|Penguins (and Chicks)|
On Monday the weather got good again after a slightly unsettled weekend. This let us get off to see the penguins again. The same routine as last time, but a little slicker now we know what we need to bring and what we need to do once we get there. This second trip was much colder, but the orange glow of the risen sun made me feel a little warmer, even though it had little real effect.
The low sun casts a slight orange light over the penguins, picking out the bright patches on their necks and glistening off tightly packed feathers. Red beaks flash in a sea of black heads and a haze hangs over the colony catching the rays of the sun as raised heads set shadows against the light.
The cold has calmed the colony. While some active birds mill around the edges the center is occupied by a static huddle, leaving no space between one grey back and the next, necks bent down to tuck beaks against bellies. One or two fathers linger at the periphery, looking to the distance for their partners, keen to reunite and pass on the chick that is both their burden and their purpose. Black specs slowly move nearer, picking their way between the blocks of brash ice that haunt the horizon. A scattered line of sated females returning and hoping that their infant awaits their care.
The colony hadn't moved far, a deep crack runs parallel to the coastal cliffs and discourages any drift inland. There are certainly more penguins present suggesting that most of the females are returned from their feeding. The males, once they have hatched their chicks and exchanged with their partners, will soon leave and walk to the nearest patch of open sea for their first feast. We couldn't see any nearby water, but thin whisps of sea smoke seemed to be drifting in distant mirages, so there must be an open lead not too far away.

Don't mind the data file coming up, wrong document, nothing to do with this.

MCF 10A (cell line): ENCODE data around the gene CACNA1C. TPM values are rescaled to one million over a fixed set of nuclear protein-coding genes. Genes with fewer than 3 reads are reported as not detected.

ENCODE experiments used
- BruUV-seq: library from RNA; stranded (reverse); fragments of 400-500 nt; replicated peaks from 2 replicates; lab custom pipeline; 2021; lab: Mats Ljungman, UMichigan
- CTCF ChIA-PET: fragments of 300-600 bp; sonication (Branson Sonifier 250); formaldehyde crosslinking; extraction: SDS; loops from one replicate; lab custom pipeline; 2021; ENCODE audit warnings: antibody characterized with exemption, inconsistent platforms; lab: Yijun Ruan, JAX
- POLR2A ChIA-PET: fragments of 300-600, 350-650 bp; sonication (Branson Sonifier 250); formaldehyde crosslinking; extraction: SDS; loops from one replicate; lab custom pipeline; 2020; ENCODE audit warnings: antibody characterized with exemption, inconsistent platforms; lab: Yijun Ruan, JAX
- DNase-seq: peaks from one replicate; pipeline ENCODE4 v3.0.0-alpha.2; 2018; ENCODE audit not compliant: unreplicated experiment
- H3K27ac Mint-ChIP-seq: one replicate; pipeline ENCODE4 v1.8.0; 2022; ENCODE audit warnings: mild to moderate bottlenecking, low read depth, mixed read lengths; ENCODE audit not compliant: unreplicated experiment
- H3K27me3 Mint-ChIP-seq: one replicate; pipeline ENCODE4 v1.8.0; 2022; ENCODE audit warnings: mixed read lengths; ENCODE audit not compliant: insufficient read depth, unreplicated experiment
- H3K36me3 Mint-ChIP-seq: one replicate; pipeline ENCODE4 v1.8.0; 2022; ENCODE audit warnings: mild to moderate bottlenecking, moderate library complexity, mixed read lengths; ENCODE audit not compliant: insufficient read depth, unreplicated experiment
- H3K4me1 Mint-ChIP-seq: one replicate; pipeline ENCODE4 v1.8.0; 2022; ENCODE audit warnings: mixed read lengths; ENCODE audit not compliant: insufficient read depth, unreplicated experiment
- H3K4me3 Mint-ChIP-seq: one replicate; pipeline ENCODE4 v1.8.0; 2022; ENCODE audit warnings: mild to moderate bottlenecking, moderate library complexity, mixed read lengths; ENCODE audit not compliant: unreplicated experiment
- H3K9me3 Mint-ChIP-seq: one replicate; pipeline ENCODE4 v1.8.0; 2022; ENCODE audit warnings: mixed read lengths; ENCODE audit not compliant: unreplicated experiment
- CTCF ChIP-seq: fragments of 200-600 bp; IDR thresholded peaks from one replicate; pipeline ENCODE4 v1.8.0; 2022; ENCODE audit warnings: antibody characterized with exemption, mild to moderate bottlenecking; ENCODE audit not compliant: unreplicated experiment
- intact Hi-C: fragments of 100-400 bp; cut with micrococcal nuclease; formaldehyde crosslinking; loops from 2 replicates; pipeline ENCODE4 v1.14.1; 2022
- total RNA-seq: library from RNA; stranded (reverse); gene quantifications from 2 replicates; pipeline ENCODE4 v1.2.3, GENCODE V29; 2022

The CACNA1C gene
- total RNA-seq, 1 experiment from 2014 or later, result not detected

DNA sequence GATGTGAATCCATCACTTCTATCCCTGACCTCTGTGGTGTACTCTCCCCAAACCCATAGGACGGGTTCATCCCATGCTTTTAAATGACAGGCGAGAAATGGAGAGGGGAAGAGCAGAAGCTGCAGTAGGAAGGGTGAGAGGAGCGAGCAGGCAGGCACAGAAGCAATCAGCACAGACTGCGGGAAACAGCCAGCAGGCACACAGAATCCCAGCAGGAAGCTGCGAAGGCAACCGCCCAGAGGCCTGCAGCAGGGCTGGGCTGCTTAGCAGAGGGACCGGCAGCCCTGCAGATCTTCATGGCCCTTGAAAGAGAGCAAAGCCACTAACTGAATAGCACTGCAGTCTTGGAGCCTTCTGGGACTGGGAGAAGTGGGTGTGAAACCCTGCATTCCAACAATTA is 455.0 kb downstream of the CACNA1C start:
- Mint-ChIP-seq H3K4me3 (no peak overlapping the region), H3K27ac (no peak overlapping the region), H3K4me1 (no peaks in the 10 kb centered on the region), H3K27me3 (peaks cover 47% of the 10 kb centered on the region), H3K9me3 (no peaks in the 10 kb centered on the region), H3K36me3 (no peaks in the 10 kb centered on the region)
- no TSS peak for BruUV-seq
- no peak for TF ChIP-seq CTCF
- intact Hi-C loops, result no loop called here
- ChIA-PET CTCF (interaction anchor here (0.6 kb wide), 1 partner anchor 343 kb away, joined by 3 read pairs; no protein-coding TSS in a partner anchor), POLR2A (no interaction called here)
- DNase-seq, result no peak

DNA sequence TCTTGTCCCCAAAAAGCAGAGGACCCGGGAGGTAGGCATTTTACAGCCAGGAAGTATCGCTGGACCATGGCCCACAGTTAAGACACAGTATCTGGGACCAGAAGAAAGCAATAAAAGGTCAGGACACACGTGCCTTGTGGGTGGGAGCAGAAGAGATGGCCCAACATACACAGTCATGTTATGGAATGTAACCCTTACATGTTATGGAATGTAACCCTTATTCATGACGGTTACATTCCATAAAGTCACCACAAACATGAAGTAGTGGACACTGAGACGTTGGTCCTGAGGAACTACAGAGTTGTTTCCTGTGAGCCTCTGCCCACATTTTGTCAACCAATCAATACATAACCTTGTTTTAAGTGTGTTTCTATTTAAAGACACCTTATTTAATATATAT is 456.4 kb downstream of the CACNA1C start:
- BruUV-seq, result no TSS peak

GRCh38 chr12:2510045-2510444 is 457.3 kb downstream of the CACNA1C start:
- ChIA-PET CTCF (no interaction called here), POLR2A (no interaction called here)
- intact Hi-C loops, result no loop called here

The sound of the colony has changed too, along with a gentle gobbling a keener peeping shrieks through the air. Broken eggshells lie here and there on the ground. Chicks have started to hatch. At first we only hear them, but stay still and keep a close watch on any bird that looks like it might be about to reveal its cute cargo. One bobs its beak down, its black neck splitting its white body in two, then bobs back up again. Another flaps its wings a little, stretches up then lifts its pouch but displays only an egg. He pecks it gently then settles it back on his feet before covering it back over. Finally our patience is rewarded. A penguin lifts its feet up, leans back a little then shrugs its shoulders before slowly bending down. As it lowers its head its pouch lifts and a small head peeks out. A stubby beak is followed by a white face under a black hood. An eye spots the white like one half of a yin-yang symbol. A thin grey neck follows. The parent takes a careful look then lowers its pouch again, the chick retreating into its warm hiding place.
After some time spent walking slowly around the colony, and once my camera had given up the ghost, my feet and hands followed suit so we decided to head off for a little out into the solid sea. The ice is all very much the same, flat bits covered with snow, a few little cracks that have frozen in again, with bits here and there sticking out. We went maybe half a mile away from the cliffs, spent a little while making ice sculptures (mine an unconvincing rabbit) then headed back. The thought ran through my head that the last time I was around that spot I'd just arrived on the Shackleton and was enjoying mulled wine and singing on the foredeck, and that all that sea was still there, covered over with a meter thick thin layer of ice.
 Operation TOASTY WARM: On the first trip the camera had become too cold during the walk out to the penguins that it complained and seized up and after two photos. This time I carried it in a dry bag pressed against a bottle of water and wrapped in a jumper. That left it roughly at zero degrees when I took it out, and gave me about twenty minutes to snap away. It was still cold enough, though, that my eyelashes froze to the viewfinder once or twice. It is, in any event, good to have to put the camera away - while it's satisfying to end up with a few good images, it's better by far to watch as the activity happens.
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